(NEW YORK) — A leading Syrian activist believes his country is perilously close to becoming “the new Somalia or the new Afghanistan” where lawlessness pervades amid a low-grade civil war involving government troops and rebel forces.
Rami Abdelrahman with the Britain-based Syrian Observatory for Human Rights made that observation Wednesday following reports of dozens of more deaths in a 16-month conflict that has cost between 12,000 and 14,000 lives.
While those opposed to President Bashar al-Assad’s rule have endured the brunt of the violence, the military has suffered numerous casualties as evidenced by the 28 Syrian soldiers reported killed in fighting Wednesday.
Meanwhile, the International Committee of the Red Cross said it has received assurances from both sides that it will be allowed to evacuate wounded people from the city of Homs, one of the flashpoints of the ongoing crackdown instituted by al-Assad.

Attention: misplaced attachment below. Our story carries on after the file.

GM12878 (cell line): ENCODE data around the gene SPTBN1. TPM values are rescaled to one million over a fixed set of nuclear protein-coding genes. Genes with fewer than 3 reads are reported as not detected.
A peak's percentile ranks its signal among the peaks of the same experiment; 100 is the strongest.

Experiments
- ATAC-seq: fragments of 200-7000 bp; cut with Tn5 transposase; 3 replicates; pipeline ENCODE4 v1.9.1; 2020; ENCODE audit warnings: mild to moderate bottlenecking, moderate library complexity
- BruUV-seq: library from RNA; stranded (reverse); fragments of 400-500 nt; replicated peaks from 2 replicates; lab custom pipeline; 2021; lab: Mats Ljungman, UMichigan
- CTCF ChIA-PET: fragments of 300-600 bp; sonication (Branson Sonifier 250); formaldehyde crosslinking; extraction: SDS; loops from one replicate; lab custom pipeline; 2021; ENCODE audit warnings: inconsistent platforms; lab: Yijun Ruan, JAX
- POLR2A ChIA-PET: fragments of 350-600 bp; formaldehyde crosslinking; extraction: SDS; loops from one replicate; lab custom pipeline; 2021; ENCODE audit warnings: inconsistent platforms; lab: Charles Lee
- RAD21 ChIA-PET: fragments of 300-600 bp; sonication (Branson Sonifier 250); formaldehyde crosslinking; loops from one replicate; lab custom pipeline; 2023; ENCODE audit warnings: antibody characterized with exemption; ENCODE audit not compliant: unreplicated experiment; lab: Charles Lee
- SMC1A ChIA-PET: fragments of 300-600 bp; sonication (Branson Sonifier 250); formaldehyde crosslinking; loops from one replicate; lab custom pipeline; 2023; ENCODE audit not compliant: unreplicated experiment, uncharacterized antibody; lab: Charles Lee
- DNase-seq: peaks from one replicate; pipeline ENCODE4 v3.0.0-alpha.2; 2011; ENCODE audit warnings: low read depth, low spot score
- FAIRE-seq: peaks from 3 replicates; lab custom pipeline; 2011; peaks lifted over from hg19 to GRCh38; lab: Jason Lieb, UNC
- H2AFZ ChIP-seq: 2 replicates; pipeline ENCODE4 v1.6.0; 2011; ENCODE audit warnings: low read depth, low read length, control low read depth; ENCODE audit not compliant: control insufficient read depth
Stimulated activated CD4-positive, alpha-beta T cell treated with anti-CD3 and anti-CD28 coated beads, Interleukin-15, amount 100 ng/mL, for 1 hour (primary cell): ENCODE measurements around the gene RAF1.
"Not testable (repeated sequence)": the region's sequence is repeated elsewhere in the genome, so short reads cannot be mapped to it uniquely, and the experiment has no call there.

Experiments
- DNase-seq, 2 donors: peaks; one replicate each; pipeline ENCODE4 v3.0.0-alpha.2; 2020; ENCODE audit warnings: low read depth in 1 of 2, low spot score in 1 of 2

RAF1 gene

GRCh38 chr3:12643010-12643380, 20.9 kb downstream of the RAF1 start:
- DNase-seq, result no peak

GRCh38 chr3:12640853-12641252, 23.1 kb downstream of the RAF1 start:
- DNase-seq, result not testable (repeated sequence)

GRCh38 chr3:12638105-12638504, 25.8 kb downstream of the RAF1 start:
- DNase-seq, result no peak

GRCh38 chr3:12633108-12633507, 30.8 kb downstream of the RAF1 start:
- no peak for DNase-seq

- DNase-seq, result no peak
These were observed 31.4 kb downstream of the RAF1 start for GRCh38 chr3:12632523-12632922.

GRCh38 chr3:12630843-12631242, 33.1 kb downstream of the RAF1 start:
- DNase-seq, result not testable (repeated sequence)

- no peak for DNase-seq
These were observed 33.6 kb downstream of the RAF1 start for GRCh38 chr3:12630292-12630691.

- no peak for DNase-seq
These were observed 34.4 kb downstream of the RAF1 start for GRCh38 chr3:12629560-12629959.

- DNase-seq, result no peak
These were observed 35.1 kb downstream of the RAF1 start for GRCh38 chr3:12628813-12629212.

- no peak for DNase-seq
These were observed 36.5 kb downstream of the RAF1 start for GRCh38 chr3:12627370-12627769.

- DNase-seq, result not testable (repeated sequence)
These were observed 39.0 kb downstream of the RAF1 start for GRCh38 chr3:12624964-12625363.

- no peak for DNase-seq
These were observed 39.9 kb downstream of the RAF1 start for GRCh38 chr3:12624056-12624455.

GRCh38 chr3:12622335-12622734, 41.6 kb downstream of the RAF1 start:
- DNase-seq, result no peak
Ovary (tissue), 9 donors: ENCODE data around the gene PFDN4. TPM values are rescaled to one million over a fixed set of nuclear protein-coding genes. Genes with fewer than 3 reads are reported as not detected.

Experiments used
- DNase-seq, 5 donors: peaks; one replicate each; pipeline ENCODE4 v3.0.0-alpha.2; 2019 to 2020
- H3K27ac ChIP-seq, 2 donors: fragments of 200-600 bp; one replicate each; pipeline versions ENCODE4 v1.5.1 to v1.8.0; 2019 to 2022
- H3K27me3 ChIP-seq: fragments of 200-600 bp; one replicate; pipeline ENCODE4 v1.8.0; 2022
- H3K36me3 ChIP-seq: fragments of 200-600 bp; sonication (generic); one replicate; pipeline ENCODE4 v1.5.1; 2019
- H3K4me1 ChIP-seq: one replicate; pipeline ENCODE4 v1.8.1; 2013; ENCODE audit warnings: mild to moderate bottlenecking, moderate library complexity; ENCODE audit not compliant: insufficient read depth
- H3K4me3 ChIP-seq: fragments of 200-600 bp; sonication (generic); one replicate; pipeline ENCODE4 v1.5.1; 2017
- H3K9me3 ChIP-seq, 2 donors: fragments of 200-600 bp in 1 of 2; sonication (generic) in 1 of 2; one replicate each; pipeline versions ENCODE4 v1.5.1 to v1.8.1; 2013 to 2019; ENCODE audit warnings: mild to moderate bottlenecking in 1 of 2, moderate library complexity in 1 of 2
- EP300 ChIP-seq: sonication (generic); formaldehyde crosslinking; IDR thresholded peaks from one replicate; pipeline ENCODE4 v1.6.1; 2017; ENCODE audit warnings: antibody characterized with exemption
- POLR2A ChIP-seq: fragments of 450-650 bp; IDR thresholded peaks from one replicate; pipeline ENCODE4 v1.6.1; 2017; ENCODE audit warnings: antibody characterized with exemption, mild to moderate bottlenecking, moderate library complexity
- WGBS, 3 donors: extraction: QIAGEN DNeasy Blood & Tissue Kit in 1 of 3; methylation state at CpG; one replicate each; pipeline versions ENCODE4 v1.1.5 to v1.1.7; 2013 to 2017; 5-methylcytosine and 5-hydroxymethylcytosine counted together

In the middle of all this are 300 United Nations monitors whose observance of a failed ceasefire pact was suspended last weekend. However, Major General Robert Mood, who heads the team, says his monitors will remain in Syria in hopes of resuming their mission.
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